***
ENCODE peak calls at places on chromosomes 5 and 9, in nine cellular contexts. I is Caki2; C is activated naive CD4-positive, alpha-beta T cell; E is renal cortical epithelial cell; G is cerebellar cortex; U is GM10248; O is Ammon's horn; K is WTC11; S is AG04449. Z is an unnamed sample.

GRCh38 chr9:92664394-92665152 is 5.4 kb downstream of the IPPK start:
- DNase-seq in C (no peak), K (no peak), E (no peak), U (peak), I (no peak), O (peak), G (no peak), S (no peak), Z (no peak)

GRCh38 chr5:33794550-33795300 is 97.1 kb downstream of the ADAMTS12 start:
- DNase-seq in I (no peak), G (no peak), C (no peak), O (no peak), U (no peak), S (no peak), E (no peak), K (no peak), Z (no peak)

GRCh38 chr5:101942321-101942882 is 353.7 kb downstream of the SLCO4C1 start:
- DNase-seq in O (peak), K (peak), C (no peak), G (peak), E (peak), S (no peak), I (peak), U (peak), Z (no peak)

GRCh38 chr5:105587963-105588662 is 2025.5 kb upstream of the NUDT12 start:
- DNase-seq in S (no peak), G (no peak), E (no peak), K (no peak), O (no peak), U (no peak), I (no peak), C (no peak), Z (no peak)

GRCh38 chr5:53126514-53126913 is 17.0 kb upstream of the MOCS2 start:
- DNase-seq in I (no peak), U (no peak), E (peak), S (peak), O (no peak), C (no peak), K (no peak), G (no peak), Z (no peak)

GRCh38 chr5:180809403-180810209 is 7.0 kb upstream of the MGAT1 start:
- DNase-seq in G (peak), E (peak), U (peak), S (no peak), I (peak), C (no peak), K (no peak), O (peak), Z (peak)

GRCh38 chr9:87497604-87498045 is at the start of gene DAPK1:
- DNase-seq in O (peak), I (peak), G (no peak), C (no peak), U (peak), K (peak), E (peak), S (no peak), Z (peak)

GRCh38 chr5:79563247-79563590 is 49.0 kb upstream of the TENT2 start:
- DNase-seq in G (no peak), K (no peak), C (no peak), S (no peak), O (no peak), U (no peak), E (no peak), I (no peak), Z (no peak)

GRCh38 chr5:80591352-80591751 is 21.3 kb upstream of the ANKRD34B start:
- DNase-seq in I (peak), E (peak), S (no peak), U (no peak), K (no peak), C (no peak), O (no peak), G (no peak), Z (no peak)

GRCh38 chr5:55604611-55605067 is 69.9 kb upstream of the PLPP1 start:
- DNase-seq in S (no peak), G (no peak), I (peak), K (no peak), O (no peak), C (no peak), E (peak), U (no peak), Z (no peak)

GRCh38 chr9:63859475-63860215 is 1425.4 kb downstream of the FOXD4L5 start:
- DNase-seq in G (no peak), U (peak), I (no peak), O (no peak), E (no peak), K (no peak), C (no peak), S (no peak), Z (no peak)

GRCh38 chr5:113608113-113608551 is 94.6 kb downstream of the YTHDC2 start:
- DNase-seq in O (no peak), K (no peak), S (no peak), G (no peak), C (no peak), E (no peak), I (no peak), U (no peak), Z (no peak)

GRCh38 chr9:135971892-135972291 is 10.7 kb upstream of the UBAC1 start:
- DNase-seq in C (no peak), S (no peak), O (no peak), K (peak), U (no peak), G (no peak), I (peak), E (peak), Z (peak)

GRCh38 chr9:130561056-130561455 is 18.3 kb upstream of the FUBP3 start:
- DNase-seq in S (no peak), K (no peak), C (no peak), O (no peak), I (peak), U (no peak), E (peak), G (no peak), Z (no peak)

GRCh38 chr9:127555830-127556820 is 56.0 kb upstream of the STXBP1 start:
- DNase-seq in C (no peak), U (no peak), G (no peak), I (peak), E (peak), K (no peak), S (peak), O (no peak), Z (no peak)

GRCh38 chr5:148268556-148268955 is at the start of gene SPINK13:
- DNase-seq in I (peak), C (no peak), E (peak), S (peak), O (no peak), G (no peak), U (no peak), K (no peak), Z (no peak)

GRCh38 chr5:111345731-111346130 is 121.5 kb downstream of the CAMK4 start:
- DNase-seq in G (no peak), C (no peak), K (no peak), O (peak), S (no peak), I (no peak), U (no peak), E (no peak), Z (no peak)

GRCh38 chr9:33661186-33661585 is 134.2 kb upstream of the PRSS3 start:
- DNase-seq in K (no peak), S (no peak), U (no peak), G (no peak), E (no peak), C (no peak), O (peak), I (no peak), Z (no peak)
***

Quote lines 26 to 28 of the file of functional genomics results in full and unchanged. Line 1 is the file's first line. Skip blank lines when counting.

GRCh38 chr9:135971892-135972291 is 10.7 kb upstream of the UBAC1 start:
- DNase-seq in C (no peak), S (no peak), O (no peak), K (peak), U (no peak), G (no peak), I (peak), E (peak), Z (peak)

GRCh38 chr9:130561056-130561455 is 18.3 kb upstream of the FUBP3 start: